" When North Korean forces invaded South Korea on June 25, 1950, Otto Apel was a surgical resident living in Cleveland, Ohio, with his wife and three young children. A year later he was chief surgeon of the 8076th Mobile Army Surgical Hospital constantly near the front lines in Korea. Immediately upon arriving in camp, Apel performed 80 hours of surgery. His feet swelled so badly that he had to cut his boots off, and he saw more surgical cases in those three and a half days than he would have in a year back in Cleveland. There were also the lighter moments. When a Korean came to stay at the 8076th, word of her beauty spread so rapidly that they needed MPs just to direct traffic. Apel also recalls a North Korean aviator, nicknamed ""Bedcheck Charlie,"" who would drop a phony grenade from an open-cockpit biplane, a story later filmed for the television series. He also tells of the day the tent surrounding the women's shower was ""accidentally"" blown off by a passing helicopter. In addition to his own story, Apel details the operating conditions, workload, and patient care at the MASH units while revealing the remarkable advances made in emergency medical care. MASH units were the first hospitals designed for operations close to the front lines, and from this particularly difficult vantage, their medical staffs were responsible for innovations in the use of antibiotics and blood plasma and in arterial repair. On film and television, MASH doctors and nurses have been portrayed as irreverent and having little patience with standard military procedures. In this powerful memoir, Apel reveals just how realistic these portrayals were.
General Smedley D. Butler and the Contradictions of American Military History
Smedley Butler's life and career epitomize the contradictory nature of American military policy through the first part of this century. Butler won renown as a Marine battlefield hero, campaigning in most of America's foreign military expeditions from 1898 to the late 1920s. He became the leading national advocate for paramilitary police reform. Upon his retirement, however, he renounced war and imperialism and devoted his energy and prestige to various dissident and leftist political causes.
The Failure of Moderation in the Struggle for the Union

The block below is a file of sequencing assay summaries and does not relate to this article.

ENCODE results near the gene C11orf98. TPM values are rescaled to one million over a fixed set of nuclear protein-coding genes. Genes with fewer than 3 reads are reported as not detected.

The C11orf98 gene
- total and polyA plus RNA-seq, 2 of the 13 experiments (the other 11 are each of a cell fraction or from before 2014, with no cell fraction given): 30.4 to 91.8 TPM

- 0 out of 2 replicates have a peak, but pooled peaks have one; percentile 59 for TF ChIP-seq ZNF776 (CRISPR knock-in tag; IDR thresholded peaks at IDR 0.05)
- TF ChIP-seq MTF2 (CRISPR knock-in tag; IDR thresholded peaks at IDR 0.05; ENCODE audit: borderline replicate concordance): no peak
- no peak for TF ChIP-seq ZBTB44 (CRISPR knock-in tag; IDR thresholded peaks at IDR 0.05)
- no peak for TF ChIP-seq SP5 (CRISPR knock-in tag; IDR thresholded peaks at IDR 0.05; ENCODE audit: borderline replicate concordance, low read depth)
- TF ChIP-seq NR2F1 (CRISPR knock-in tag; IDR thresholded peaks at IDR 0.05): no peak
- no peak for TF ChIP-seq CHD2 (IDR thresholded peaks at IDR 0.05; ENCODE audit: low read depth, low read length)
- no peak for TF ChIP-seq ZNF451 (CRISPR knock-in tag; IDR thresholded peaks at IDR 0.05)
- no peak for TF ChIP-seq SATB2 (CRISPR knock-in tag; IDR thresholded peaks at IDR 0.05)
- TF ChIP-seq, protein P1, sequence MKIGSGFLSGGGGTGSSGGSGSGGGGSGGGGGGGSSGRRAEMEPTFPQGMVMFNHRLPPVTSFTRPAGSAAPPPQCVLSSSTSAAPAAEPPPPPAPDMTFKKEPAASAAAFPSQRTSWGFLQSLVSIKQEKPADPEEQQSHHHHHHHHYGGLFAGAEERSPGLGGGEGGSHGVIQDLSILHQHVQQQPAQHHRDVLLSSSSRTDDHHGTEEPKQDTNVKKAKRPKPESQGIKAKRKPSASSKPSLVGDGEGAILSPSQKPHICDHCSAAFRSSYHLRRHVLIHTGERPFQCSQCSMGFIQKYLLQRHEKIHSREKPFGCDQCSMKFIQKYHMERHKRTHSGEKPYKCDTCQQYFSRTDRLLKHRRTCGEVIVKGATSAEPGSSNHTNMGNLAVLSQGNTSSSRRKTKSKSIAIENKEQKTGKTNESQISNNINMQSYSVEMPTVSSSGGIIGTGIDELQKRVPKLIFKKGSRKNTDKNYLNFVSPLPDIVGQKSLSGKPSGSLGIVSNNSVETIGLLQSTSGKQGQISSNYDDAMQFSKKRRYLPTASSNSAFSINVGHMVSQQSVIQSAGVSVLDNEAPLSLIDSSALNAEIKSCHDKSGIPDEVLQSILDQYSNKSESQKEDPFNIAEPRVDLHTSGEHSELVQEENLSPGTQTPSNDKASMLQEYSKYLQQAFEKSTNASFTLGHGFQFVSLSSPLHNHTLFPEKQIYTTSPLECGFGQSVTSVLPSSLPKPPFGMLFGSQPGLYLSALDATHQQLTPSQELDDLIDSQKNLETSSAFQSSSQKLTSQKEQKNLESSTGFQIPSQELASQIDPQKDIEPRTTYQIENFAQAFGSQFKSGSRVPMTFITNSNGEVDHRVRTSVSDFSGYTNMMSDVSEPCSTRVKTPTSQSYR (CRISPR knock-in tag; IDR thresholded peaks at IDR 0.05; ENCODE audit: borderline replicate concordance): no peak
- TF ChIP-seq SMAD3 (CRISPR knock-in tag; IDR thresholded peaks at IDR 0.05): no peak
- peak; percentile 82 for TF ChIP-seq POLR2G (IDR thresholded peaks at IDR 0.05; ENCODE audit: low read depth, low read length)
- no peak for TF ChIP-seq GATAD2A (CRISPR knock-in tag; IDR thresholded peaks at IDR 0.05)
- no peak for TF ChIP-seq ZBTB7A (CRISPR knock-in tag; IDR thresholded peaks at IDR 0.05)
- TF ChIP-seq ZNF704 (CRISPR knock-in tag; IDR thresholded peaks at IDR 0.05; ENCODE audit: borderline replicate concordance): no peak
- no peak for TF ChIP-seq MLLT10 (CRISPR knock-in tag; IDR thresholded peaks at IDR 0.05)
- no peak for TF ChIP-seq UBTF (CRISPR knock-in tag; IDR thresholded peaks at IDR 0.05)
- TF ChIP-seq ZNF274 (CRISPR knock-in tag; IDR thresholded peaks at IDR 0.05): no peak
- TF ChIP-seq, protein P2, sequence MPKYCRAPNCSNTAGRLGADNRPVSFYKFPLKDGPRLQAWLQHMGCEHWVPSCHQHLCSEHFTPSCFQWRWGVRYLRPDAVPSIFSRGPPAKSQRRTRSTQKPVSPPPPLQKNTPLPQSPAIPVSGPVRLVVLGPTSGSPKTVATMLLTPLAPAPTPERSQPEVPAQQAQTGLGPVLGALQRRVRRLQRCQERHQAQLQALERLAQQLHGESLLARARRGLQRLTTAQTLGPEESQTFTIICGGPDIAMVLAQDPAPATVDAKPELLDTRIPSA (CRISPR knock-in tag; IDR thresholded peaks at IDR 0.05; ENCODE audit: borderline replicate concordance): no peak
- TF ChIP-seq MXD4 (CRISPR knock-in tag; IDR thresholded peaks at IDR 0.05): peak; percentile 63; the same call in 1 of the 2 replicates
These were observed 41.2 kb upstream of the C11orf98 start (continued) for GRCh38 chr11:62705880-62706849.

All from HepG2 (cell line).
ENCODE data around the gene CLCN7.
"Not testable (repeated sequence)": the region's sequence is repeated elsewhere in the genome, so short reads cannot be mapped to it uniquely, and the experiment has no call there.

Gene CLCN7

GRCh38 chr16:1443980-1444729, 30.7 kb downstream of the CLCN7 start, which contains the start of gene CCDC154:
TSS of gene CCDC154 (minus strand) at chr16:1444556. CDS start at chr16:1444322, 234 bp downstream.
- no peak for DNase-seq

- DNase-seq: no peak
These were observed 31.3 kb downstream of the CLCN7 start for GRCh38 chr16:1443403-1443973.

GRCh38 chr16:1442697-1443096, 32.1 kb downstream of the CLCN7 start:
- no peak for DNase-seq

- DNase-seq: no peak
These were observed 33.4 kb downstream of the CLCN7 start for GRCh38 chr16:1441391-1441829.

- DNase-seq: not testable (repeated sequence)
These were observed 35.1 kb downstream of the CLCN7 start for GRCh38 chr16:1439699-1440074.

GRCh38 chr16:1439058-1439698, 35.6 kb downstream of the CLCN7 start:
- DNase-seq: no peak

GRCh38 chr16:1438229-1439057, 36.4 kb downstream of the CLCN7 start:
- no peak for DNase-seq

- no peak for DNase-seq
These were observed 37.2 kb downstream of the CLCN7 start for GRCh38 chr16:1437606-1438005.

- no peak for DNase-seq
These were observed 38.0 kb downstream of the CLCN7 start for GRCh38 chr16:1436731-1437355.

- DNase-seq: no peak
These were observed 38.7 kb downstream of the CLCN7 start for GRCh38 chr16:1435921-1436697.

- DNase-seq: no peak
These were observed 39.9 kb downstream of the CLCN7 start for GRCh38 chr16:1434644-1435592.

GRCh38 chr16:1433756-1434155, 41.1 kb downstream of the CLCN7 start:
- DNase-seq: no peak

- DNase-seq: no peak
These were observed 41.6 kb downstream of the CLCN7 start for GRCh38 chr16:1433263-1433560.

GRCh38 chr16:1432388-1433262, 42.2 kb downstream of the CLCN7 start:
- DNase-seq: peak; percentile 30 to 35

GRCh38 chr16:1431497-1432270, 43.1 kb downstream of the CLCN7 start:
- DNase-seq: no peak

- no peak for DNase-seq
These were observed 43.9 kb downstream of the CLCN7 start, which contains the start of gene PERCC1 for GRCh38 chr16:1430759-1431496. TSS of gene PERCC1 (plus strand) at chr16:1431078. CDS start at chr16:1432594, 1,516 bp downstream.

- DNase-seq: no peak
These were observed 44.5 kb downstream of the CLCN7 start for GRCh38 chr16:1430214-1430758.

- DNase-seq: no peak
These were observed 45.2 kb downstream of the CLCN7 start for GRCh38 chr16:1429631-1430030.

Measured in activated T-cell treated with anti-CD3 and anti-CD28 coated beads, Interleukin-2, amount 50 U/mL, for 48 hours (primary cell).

Bold, brash, and full of ambition, George Brinton McClellan seemed destined for greatness when he assumed command of all the Union armies before he was 35. It was not to be. Ultimately deemed a failure on the battlefield by Abraham Lincoln, he was finally dismissed from command following the bloody battle of Antietam. To better understand this fascinating, however flawed, character, Ethan S. Rafuse considers the broad and complicated political climate of the earlier 19th century. Rather than blaming McClellan for the Union's military losses, Rafuse attempts to understand his political thinking as it affected his wartime strategy. As a result, Rafuse sheds light not only on McClellan's conduct on the battlefields of 1861-62 but also on United States politics and culture in the years leading up to the Civil War.
Victor of Gettysburg
Most students of the American Civil War know the name George Gordon Meade, but few can tell you about the man. With this addition to PotomacÆs Military Profiles series, historian Richard Sauers examines the life of one of the Union ArmyÆs most notable generals. Rising from the Union officer corps to lead the previously ill-fated Army of the Potomac, Meade took command only hours before his forces stumbled upon Robert E. LeeÆs Confederates at Gettysburg, Pennsylvania, in 1863. He led his men to victory in one of the most famous battles in history, but Meade was soon embroiled in political battles with fellow generals and Washington politicians. Despite detractorsÆ efforts to question MeadeÆs judgment and smear his reputationùefforts often exacerbated by the generalÆs own volatile temper and undiplomatic behaviorùhe continued to put duty to his country and his men first. When Ulysses S. Grant was named lieutenant general in charge of all Union forces, Grant made his headquarters with the Army of the Potomac and soon overshadowed Meade. Sauers chronicles the tense relationship that developed between the two men and the effect it had on the crucial last days of the war. SauersÆs concise but authoritative biography sheds new light on one of the Civil WarÆs most significant leaders. His book, the only new biography of Meade to appear in over thirty years, should spark renewed study of this brave but overlooked general.
On an early morning in the fall of 1942, Kemp McLaughlin's group set out for a raid on a French target. Immediately after dropping its bombs, McLaughlin's plane was hit. A huge fire burned a four-foot hole in his wing, his waist gunner bailed out, his radio operator was wounded, the plane lost all oxygen, and his pilot put on a parachute and sat on the escape hatch, waiting for the plane to explode. And this was only McLaughlin's first sortie. McLaughlin went on to pilot the mission command plane on the second raid against Schweinfurt, the largest air raid in history, which resulted in the destruction of 70 percent of German ball bearing production capability. McLaughlin also participated in the bombing of heavy water installations in Norway. The Mighty Eighth in WWII also includes the stories of downed pilots in France and Holland who traveled under the cover of night through the countryside, evading the Nazis who had seen their planes go down. As a group leader, McLaughlin was responsible for the planning and execution of air raids, forced to follow the directives of senior (and sometimes less informed) officers. His position as one of the managers of the massive sky trains allows him to provide unique insight into the work of maintenance and armament crews, preflight briefings, and off-duty activities of the airmen. No other memoir of World War II reveals so much about both the actual bombing runs against Nazi Germany and the management of personnel and material that made those airborne armadas possible.